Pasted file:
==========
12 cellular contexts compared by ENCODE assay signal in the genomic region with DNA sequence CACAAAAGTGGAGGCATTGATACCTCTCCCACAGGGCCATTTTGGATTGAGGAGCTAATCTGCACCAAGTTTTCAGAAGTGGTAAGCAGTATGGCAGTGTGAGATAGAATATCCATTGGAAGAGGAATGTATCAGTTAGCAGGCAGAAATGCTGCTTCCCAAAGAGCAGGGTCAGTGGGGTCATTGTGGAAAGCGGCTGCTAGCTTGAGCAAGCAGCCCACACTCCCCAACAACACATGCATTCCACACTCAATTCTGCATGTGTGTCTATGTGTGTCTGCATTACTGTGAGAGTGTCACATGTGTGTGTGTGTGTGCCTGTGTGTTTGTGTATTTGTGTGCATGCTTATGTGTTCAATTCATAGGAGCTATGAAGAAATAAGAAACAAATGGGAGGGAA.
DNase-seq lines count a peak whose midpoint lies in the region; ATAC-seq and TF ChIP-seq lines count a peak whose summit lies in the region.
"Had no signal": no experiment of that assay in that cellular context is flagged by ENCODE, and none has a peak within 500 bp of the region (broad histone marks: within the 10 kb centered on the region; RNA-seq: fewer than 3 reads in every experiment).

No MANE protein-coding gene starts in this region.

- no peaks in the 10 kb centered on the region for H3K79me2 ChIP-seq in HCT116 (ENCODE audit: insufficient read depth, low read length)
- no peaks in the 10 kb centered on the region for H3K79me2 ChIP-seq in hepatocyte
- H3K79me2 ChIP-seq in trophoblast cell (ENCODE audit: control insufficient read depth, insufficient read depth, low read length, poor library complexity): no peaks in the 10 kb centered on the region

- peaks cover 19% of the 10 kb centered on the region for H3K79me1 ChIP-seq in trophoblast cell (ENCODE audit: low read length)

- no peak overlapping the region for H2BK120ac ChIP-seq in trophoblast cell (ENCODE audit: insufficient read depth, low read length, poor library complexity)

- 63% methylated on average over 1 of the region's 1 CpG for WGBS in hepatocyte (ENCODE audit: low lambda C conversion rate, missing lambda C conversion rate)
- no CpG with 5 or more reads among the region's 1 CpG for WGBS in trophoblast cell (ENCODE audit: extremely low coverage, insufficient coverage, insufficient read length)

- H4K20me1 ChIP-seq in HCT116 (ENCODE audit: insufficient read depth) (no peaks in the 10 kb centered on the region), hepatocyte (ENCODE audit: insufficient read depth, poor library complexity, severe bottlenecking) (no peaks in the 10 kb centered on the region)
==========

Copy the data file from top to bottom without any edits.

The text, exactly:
12 cellular contexts compared by ENCODE assay signal in the genomic region with DNA sequence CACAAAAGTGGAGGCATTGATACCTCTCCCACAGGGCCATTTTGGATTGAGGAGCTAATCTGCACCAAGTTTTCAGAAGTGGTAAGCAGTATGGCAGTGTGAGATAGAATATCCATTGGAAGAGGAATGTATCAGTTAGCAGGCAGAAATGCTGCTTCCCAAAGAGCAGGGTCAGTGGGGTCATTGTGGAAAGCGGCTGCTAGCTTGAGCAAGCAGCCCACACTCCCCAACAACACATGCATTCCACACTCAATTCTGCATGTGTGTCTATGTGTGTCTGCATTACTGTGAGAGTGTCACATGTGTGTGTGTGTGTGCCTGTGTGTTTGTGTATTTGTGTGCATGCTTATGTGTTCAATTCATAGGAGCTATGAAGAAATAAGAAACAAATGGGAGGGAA.
DNase-seq lines count a peak whose midpoint lies in the region; ATAC-seq and TF ChIP-seq lines count a peak whose summit lies in the region.
"Had no signal": no experiment of that assay in that cellular context is flagged by ENCODE, and none has a peak within 500 bp of the region (broad histone marks: within the 10 kb centered on the region; RNA-seq: fewer than 3 reads in every experiment).

No MANE protein-coding gene starts in this region.

- no peaks in the 10 kb centered on the region for H3K79me2 ChIP-seq in HCT116 (ENCODE audit: insufficient read depth, low read length)
- no peaks in the 10 kb centered on the region for H3K79me2 ChIP-seq in hepatocyte
- H3K79me2 ChIP-seq in trophoblast cell (ENCODE audit: control insufficient read depth, insufficient read depth, low read length, poor library complexity): no peaks in the 10 kb centered on the region

- peaks cover 19% of the 10 kb centered on the region for H3K79me1 ChIP-seq in trophoblast cell (ENCODE audit: low read length)

- no peak overlapping the region for H2BK120ac ChIP-seq in trophoblast cell (ENCODE audit: insufficient read depth, low read length, poor library complexity)

- 63% methylated on average over 1 of the region's 1 CpG for WGBS in hepatocyte (ENCODE audit: low lambda C conversion rate, missing lambda C conversion rate)
- no CpG with 5 or more reads among the region's 1 CpG for WGBS in trophoblast cell (ENCODE audit: extremely low coverage, insufficient coverage, insufficient read length)

- H4K20me1 ChIP-seq in HCT116 (ENCODE audit: insufficient read depth) (no peaks in the 10 kb centered on the region), hepatocyte (ENCODE audit: insufficient read depth, poor library complexity, severe bottlenecking) (no peaks in the 10 kb centered on the region)